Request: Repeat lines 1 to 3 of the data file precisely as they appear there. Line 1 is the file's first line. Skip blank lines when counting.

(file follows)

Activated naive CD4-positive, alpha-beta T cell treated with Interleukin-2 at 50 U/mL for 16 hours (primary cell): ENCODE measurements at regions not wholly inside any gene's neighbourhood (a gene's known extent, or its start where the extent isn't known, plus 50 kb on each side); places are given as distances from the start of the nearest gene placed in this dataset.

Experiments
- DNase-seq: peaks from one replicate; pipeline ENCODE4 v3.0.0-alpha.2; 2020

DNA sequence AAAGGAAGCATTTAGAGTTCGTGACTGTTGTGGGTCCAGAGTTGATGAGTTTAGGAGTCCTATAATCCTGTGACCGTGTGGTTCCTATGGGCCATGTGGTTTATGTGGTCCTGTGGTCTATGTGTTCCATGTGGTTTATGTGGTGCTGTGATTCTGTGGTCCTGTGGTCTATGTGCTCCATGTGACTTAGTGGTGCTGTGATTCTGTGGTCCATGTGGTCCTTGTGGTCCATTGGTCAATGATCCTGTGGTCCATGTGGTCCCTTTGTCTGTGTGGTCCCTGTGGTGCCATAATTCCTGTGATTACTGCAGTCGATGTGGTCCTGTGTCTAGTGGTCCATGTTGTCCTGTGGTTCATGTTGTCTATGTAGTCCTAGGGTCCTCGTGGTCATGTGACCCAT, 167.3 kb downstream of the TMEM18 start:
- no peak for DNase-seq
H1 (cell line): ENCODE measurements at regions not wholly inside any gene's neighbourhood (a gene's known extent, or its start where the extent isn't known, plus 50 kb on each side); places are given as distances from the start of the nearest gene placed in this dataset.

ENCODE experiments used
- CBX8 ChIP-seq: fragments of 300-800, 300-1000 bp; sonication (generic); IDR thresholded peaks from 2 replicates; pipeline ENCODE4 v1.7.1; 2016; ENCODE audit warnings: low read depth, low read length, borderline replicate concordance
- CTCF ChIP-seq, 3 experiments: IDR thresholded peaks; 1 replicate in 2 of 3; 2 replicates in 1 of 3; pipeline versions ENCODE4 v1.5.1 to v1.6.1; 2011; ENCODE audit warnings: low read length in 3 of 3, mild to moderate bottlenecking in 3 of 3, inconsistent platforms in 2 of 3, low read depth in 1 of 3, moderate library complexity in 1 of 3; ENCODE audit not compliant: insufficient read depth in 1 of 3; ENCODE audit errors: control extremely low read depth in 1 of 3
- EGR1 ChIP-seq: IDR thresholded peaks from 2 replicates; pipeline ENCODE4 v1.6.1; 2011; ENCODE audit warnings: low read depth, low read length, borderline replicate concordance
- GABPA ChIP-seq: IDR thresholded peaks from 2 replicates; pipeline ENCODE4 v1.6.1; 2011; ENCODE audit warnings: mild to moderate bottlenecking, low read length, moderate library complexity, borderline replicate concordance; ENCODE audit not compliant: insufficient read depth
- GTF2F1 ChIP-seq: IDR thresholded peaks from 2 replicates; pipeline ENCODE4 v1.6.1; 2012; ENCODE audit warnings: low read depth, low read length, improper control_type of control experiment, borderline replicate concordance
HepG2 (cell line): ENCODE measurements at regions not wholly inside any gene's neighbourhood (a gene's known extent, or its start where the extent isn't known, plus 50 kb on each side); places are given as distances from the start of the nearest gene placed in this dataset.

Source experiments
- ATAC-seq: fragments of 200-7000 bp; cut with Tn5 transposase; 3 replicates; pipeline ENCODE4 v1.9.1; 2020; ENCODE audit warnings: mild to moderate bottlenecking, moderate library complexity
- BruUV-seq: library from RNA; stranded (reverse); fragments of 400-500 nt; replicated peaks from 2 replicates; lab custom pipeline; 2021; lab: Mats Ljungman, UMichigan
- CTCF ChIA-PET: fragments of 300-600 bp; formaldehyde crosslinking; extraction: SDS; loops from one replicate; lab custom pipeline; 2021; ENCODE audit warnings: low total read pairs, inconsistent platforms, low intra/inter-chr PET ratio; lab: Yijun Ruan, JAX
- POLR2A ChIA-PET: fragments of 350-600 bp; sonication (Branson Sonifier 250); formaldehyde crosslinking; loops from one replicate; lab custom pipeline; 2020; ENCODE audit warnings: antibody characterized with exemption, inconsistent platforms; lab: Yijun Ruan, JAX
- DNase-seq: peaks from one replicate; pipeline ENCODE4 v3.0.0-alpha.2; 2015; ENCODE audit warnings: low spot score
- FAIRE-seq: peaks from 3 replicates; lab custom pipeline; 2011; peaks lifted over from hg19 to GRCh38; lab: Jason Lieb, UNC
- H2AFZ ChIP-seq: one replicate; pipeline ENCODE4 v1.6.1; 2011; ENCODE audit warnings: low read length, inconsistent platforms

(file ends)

Activated naive CD4-positive, alpha-beta T cell treated with Interleukin-2 at 50 U/mL for 16 hours (primary cell): ENCODE measurements at regions not wholly inside any gene's neighbourhood (a gene's known extent, or its start where the extent isn't known, plus 50 kb on each side); places are given as distances from the start of the nearest gene placed in this dataset.

Experiments
- DNase-seq: peaks from one replicate; pipeline ENCODE4 v3.0.0-alpha.2; 2020